When C. Rice retired from her life of crime, she decided to become a professor at Stanford. Unlike, say, Bush's retirement to his ranch, this position entails occasionally being confronted by young and idealistic students about her past:
Evil has many faces and this is one of them. It is a face that blandly smiles upon horrific acts and later spins an endless stream of moral justifications from whatever flimsy fiber is conveniently available. A morally whole human being, upon learning that prisoners had been subjected to controlled drowning hundreds of times due, in part, to actions that she had participated in, would acknowledge the horror, accept some kind of responsibility, express some kind of regret.
Rice does no such thing. She has entirely expunged any feelings of guilt. Any residual sense that she might have been wrong has been entirely conquered by her narcissistic need for self-justification. Observe her demeanor, and her language ("dear", "do your homework"): Not only does she feel that the student's wrong, she feels that it's vaguely unfair that people even think she did something wrong, and especially unfair that young uncredentialed whippersnappers outside the circle of power get to question her conduct.
Forget about the tortured prisoners; what about Condoleeza's suffering? Huh? It puts one in mind of an old Fafblog post.
As to the substance of her argument, it is nonsense, of course. It rests upon the twin assertions that
- since the Bush administration orders were phrased so as to authorize only interrogation techniques cleared by the Justice Department, they were ipso facto legal; and
- Chewbacca was a wookie — that is, lots of irrelevant misdirection about stuff like the uniqueness of al Qaeda (about which, in particular, A. Serwer has the best answer).
The first defense opens an infinitely large loophole in the rule of law — appoint your pet lawyers to Justice, and then trample on the law all you want! Even if you could, by some reading of the relevant legal texts, construct a legal theory that reached this conclusion, you would not want this reading to be the one that prevails in governance. To establish such a precedent would be disastrously bad as a matter of public policy. It would be much better to construct a different reading, one in which the most powerful people are actually constrained by the law.
If Rice were a dispassionate observer — if the very same quality of mind were transplanted into someone who had no personal or professional ties to the Bush administration or the conservative movement — it is hard to believe that an idea so patently bad and stupid would get past her. But self-interest and tribalist instincts are powerful motivators. And I suppose you go to war with the flimsy legal arguments you have...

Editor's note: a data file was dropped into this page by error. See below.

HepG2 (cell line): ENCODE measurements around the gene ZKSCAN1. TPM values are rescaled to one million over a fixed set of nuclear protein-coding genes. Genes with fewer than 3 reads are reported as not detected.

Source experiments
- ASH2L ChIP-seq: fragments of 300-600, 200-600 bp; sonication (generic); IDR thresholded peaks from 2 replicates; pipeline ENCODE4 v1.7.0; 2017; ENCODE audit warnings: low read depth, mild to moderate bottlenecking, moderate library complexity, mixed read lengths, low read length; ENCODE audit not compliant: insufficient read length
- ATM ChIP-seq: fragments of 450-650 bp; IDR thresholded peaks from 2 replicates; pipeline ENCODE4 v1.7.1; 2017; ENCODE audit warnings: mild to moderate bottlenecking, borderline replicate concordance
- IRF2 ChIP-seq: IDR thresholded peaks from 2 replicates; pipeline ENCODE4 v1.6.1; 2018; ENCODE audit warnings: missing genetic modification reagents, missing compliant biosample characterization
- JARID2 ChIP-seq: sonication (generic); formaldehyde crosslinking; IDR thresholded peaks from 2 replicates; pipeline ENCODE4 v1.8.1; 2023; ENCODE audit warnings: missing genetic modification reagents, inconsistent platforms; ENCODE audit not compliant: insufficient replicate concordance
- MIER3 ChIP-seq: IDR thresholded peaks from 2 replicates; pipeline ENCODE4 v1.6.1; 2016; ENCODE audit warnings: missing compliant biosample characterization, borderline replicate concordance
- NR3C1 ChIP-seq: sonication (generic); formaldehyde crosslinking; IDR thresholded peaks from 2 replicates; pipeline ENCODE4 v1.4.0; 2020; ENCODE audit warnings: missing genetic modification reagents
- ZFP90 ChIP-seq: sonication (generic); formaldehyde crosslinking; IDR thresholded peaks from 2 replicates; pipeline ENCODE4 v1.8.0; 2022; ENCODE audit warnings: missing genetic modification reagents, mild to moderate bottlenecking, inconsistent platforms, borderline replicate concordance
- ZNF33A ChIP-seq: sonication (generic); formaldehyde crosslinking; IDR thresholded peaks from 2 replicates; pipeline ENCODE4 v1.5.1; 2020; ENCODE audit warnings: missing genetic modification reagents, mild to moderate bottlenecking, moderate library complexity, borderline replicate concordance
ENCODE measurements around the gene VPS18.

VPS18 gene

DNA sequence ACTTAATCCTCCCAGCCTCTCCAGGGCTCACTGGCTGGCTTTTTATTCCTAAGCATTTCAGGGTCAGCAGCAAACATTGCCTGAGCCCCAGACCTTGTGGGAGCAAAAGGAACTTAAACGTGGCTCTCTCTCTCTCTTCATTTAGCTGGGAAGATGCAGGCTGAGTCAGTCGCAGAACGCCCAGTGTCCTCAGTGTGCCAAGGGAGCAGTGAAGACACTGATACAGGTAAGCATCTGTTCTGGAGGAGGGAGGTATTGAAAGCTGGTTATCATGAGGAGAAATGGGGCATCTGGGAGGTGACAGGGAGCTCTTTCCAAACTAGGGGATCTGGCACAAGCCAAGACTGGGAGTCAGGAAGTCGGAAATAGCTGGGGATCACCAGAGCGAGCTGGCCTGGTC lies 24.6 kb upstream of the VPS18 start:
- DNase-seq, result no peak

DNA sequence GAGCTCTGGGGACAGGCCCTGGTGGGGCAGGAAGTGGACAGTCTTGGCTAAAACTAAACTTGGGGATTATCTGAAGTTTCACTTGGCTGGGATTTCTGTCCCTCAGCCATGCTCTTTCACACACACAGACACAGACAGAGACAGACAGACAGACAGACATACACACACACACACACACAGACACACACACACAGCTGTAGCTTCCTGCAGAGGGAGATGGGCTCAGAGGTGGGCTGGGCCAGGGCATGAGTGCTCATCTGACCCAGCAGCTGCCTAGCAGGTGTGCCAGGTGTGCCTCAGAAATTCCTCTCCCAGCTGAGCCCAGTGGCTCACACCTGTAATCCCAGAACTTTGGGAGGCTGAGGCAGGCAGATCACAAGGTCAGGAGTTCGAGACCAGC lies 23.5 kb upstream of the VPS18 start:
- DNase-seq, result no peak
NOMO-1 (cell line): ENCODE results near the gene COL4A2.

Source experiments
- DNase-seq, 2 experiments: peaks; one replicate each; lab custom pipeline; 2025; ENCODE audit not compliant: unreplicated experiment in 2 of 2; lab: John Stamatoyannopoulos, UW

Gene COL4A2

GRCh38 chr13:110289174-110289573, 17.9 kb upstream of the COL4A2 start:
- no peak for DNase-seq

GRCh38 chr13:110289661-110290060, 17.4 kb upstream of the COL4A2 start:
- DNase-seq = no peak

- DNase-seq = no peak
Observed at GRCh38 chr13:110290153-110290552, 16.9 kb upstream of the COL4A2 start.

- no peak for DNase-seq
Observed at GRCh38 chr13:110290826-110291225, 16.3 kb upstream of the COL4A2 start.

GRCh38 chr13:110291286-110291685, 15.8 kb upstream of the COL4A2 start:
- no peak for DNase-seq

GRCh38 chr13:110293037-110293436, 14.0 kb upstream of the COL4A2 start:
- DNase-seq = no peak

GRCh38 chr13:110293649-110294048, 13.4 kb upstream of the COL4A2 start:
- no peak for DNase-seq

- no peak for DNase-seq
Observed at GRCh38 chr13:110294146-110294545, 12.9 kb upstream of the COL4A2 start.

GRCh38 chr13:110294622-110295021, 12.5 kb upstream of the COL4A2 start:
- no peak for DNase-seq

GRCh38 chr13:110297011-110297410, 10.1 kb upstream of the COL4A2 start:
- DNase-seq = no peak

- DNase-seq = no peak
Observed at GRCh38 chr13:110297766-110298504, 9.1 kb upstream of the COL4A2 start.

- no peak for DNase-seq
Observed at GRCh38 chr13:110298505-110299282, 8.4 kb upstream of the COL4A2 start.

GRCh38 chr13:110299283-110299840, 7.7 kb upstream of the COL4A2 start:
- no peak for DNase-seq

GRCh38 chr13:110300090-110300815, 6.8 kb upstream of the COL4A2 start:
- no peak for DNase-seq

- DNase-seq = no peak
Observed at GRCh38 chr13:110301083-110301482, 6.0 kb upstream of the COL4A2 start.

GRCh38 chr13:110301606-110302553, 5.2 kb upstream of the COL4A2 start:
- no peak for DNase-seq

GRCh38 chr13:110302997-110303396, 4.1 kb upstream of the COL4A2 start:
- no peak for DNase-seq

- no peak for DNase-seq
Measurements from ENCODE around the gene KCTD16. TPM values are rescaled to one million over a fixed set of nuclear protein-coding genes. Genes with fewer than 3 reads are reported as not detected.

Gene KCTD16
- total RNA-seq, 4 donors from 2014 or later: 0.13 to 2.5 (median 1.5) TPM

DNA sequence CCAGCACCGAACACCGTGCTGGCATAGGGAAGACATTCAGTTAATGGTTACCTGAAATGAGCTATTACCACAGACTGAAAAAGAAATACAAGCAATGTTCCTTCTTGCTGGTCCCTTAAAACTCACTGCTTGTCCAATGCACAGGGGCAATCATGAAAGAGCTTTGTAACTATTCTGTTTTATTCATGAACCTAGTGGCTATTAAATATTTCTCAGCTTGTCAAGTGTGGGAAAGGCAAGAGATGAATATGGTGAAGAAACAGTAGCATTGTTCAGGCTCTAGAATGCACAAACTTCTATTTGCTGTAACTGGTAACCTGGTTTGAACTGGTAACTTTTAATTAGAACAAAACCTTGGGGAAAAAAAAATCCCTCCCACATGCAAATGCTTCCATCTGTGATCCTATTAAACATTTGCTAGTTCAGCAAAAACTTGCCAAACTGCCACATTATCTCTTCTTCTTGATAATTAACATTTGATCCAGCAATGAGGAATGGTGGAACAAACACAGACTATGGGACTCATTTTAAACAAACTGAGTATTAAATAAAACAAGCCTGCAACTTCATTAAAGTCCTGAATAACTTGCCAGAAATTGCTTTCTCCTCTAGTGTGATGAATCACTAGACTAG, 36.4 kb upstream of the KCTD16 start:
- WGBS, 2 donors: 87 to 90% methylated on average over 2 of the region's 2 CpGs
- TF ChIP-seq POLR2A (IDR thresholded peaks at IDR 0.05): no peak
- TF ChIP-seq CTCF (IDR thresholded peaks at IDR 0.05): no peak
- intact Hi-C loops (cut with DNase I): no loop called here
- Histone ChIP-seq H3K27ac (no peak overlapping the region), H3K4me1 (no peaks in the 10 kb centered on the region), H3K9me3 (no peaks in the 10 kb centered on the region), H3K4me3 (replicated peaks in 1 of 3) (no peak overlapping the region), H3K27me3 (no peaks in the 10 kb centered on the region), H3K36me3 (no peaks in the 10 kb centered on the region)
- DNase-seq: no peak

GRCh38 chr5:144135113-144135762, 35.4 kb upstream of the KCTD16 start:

...and not the ones you wish for.
Incidentally, judging just from the first video, you might conclude that Rice "wins" the confrontation. And in theatrical, TV terms she does: at the end she fishes out a gotcha question about Guantanamo which the student cannot answer. This was a foregone conclusion. It's not really a fair fight: Rice has had a long time to practice her legalistic justifications for her actions. These students are newbies. Her ability to fend off some callow undergrads demonstrates that an expert in any given subject can extemporaneously ejaculate a convincing wad of noise to defend anything.
But let's examine the two ways she deflects the student's question.
First, she goes on at length about Guantanamo not being a site for interrogations. This is correct; the torture was conducted by the CIA in locations around the world that have not been disclosed, although they're outside the United States. According to ABC News, one likely candidate is abandoned Communist military bases in Eastern Europe. Which is so much better than doing it in Guantanamo! But Rice doesn't mention any of that. The student's confusion regarding interrogation vs. indefinite detention is actually convenient for her, as it allows her to completely change the subject away from torture without being obvious about it.
Second, regarding Rice's gotcha question about putting the Guantanamo prisoners on trial: the answer to Rice's question is that federal courts halted the trials because they concluded that the trials were being conducted illegally. Or, more euphemistically, the tribunals convened by the Bush administration had failed to satisfy the requirements necessary to be called proper ("competent") military tribunals. Or, less euphemistically, Rice's pals setup some kangaroo courts; and she wants this fact to excuse her for holding thousands of mostly innocent people in concrete cells for years on end without providing them timely legal recourse.
Theatrically, Rice won the confrontation. But the cold light of later reflection exposes her rejoinders as total trash. The medium of video is not well-suited to reasoned argument.